Yes, our pastors can officiate at a wedding in the scenario you described. Our pastors especially look forward to offering pre-marital counseling to the individuals planning to be married, involving them in discussions on, among other topics, the challenges that their different church affiliations can bring to their marriage. If you have more specific questions, please contact one of our pastors.

» What is "heaven"?
While Bible writers use “heavens” to refer to the sky and the earth’s surrounding atmosphere (Genesis 1:1; Revelation 21:1), the Bible ordinarily speaks of heaven as that place where God reveals himself in all his glory and where his children can see him face-to-face.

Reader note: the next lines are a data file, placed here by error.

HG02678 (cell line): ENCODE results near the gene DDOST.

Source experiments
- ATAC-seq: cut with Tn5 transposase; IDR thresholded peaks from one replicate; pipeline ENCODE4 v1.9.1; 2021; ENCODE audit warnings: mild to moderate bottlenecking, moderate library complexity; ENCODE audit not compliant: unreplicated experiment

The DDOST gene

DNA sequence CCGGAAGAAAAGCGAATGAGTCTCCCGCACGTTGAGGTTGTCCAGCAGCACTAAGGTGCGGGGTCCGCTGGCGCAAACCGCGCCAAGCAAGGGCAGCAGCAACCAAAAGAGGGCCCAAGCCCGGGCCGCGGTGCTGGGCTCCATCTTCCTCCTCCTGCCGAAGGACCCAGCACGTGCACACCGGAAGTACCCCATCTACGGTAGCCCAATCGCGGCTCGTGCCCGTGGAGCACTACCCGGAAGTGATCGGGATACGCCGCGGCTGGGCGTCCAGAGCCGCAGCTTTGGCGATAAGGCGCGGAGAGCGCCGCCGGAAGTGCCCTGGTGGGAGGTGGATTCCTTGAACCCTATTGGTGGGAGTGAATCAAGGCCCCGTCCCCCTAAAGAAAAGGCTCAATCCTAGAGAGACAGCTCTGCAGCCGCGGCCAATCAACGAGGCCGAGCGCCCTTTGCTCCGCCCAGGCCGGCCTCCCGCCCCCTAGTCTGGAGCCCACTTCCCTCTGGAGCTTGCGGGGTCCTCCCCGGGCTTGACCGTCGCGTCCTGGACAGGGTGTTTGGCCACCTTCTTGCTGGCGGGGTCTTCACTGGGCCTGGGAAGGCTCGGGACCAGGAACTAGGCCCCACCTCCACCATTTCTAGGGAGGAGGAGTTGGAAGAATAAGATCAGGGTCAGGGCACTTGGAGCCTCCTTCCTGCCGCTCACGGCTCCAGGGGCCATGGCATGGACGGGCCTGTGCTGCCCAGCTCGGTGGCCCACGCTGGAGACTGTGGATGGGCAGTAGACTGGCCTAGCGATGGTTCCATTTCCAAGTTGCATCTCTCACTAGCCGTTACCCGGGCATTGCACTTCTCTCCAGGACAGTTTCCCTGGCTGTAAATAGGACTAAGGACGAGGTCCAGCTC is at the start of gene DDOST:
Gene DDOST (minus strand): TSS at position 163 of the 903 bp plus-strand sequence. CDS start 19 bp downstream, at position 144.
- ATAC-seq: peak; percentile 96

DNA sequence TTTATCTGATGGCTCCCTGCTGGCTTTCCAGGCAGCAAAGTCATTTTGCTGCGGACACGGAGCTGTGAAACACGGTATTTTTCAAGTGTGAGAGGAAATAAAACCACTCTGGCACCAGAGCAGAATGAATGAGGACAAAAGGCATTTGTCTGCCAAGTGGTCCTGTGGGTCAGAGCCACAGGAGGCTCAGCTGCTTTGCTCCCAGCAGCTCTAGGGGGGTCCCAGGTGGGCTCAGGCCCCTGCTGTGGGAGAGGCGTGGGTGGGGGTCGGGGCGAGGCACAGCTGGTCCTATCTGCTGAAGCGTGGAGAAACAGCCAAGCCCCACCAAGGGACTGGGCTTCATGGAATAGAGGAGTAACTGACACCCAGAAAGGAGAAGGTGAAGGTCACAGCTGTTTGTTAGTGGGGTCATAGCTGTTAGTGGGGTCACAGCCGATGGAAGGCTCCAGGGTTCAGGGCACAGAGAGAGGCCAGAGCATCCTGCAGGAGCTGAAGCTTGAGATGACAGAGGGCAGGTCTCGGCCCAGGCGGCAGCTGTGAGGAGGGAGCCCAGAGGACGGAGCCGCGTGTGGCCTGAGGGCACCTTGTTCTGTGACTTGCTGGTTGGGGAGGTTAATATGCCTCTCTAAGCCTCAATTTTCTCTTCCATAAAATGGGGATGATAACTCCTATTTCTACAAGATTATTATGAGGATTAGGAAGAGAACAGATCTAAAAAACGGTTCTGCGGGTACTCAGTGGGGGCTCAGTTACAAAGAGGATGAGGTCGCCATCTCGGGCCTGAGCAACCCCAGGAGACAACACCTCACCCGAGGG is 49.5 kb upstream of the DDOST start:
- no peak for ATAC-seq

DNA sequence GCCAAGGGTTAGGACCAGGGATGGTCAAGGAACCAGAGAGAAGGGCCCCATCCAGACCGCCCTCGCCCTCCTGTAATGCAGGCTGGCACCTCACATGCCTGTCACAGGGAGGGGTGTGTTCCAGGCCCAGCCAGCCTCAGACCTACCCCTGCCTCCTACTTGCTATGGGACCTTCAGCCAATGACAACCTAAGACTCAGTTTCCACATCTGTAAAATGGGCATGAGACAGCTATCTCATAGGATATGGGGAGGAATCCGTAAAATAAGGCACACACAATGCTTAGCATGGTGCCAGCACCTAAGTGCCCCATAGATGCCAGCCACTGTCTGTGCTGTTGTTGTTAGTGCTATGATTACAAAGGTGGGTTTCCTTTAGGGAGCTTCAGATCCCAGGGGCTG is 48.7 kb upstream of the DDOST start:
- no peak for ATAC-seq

» I have noticed that some Catholic families utilize a "holy water font" (i.e. a hanging vessel on the wall near the front door containing holy water to bless oneself with upon entering the home) in their homes. I am wondering if this is something Martin Luther did, and if the current leadership of the WELS church has any opinions about it. The concept of it seems appealing to me but I also don't want to be taking part in anything that is not biblical. I'd like some direction on this; thank you!